Around the World: Avoiding LTE

By By Buzz Bezuidenhout | October 1, 2011

Loss of tail rotor effectiveness (LTE) has been around for a long time and the majority of helicopter pilots are familiar with this aerodynamic phenomenon. They will have been briefed on it during basic training and have probably discussed it when fraternizing with their rotary wing colleagues.

Very few will actually have had it demonstrated to them during training and Heaven forbid, experienced it firsthand during their day-to-day operations.

Whenever a helicopter is maneuvered in close proximity to the surface, either in the hover or low speed forward flight, there exists the potential for development of this condition. The following is a brief description of LTE.



• Weathercock instability downwind, i.e., the pilot has a high pedal workload with varying tail rotor thrust in order to prevent the helicopter weathercocking into wind—occurrence mainly in the hover.

• Left crosswind with anti-clockwise rotor system and vice versa, which could lead to development of a vortex ring state on the tail rotor with subsequent loss of thrust—occurrence either in the hover or in forward flight.

• Left quartering crosswind which entrains the main rotor disc vortex straight into the tail rotor with subsequent disruption of airflow on the tail rotor and loss of thrust—occurrence either in the hover or in forward flight.

Most Causative Factors:

Left quartering crosswind while terminating transition, particularly during steep, constant angle approaches. Left crosswind in either IGE/OGE hover.


Sufficient IAS should be maintained when operating close to surface and not G/S—any uncommanded right yaw should be corrected immediately.


An increase in forward speed with a possible minor reduction of collective—the CP not to be lowered completely since this will create accelerated ROD and a rapid increase of CP to correct the ensuing increase in sink rate will drive the M/R straight back into vortex.

What is not mentioned in most publications is the fact that allowing rotation to develop will exacerbate the vortex ring situation on the tail rotor (I stand corrected here since initially the tail rotor will go from a vortex ring situation to a windmill brake state and thereafter a completely stalled condition if the rate of rotation is extreme enough).

This will rob the main rotor of rpm, resulting in a large loss of thrust and the aircraft settling, the pilot applying CP to correct this situation and the main rotor developing vortex ring, all of which will result in an accident—irrecoverable if the pilot is not aware of what is happening.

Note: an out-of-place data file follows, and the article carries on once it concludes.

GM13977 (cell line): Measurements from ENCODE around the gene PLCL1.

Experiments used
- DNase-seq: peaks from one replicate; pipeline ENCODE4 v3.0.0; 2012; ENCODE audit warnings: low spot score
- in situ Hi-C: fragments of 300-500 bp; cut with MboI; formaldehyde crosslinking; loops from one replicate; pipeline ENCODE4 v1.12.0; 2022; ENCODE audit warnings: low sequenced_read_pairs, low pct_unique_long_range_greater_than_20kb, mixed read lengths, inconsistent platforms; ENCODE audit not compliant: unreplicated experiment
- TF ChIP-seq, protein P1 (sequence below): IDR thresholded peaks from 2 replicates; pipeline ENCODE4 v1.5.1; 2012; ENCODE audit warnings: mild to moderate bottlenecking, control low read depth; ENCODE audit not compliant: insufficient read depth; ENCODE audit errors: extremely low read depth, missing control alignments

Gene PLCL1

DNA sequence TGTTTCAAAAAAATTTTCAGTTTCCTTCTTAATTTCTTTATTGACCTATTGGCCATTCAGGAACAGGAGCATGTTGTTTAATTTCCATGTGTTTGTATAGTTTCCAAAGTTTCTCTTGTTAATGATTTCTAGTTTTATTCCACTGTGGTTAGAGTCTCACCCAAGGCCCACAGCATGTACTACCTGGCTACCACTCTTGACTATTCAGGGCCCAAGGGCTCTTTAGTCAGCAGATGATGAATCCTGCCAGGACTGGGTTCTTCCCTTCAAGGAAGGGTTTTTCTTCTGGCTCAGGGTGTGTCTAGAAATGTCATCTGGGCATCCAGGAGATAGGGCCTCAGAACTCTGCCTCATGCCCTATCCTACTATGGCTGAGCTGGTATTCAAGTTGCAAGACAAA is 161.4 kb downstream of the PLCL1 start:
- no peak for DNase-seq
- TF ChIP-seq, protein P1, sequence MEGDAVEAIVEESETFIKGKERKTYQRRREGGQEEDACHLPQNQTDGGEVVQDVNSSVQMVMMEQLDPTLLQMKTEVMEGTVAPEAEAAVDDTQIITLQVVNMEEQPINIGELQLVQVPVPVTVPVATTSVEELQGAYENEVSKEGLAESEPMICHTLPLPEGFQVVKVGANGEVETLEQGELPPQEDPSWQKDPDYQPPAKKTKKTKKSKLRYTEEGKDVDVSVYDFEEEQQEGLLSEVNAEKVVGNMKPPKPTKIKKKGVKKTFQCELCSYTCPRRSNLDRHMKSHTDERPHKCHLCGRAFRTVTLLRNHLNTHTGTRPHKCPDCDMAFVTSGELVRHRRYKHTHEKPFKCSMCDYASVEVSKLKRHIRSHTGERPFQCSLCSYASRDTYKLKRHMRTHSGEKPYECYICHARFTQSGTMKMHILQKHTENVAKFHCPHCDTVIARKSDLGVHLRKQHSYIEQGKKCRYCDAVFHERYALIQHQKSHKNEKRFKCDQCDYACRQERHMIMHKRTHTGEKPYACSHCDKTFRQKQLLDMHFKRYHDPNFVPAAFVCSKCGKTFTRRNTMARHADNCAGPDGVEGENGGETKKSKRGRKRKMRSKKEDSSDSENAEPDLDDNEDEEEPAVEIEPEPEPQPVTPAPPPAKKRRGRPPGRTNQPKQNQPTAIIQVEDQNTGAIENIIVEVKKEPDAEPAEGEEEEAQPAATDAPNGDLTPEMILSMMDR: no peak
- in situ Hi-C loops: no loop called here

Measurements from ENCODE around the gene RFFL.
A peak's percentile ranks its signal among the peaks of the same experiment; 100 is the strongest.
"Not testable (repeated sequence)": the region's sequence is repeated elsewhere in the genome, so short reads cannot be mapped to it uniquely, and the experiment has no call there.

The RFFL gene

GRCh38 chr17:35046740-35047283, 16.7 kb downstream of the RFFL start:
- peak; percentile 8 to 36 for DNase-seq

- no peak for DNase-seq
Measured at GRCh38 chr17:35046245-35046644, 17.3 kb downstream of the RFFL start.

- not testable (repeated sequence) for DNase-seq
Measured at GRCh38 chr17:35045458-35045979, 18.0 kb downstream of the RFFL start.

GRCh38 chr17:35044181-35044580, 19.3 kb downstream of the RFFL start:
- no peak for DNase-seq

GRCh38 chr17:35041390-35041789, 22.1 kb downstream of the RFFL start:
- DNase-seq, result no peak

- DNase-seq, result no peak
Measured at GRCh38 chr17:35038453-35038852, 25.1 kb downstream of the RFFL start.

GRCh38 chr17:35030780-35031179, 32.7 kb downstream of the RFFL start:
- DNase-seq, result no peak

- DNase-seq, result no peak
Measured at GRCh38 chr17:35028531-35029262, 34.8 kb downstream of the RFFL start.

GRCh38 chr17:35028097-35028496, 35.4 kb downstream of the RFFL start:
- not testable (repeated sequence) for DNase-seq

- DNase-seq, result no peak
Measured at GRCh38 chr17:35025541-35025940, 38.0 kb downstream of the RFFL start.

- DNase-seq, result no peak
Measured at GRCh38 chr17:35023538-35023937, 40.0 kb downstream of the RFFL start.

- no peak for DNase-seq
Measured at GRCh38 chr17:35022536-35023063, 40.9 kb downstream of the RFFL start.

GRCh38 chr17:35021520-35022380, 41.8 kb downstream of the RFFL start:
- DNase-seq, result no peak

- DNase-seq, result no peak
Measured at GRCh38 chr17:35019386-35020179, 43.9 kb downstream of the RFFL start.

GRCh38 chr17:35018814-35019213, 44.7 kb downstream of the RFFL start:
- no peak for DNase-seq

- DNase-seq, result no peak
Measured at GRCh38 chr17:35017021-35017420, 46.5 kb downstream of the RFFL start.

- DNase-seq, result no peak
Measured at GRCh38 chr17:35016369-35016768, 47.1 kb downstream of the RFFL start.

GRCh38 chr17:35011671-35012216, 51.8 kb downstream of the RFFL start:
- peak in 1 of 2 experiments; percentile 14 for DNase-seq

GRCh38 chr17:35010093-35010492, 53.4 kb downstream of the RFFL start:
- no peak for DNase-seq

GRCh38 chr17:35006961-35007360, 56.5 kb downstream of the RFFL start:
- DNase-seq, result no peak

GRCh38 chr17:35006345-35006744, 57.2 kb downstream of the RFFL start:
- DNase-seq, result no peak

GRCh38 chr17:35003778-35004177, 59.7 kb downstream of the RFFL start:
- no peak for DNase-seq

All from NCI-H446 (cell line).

Caution should be exercised during operations close to the surface, i.e. hovering IGE/OGE, confined area inspections/approaches/game catch/cull operations/crop spraying/vehicle tracking, to mention a few.

If this occurs below 50 feet AGL it will result in a rapid, uncontrolled rotation with a hard landing at the very least; if it occurs between 250 and 150 feet AGL on approach it will result in a catastrophic accident.

I discovered these secondary effects the hard way. I was asked by a client to actually demonstrate the LTE condition and subsequently did so. The results as described above were frightening and all the helicopters on which I have subsequently demonstrated LTE have experienced a rapid development of vortex ring state on the main rotor in less than one rotation.

Therefore it must be understood that the onset of both vortex ring and LTE can be violent and rapid if conditions are right, giving the pilot very little warning and leaving extremely little chance of recovery, particularly if the pilot is not aware of what is happening. Keep in mind that this condition can occur on any helicopter with a conventional anti-torque system.

I have seen a training video at Bell that shows a Eurocopter Dauphin (Fenestron-type anti-torque system) suffering from this phenomenon and crashing in an uncontrollable fashion from low altitude. The client I mentioned suffered from this in that he was orbiting a confined area carrying out an inspection prior to landing—he maintained a constant G/S as opposed to IAS in a very strong wind during the orbit, found himself settling on D/W at low speed, rapidly applied CP to correct this, rotated out of control and developed vortex on the main rotor resulting in a serious accident from an altitude of 500 feet AGL.

Note: S.P. “Buzz” Bezuidenhout is a senior helicopter flight instructor and designated examiner based in Johannesburg, South Africa.

Receive the latest rotorcraft news right to your inbox

Curated By Logo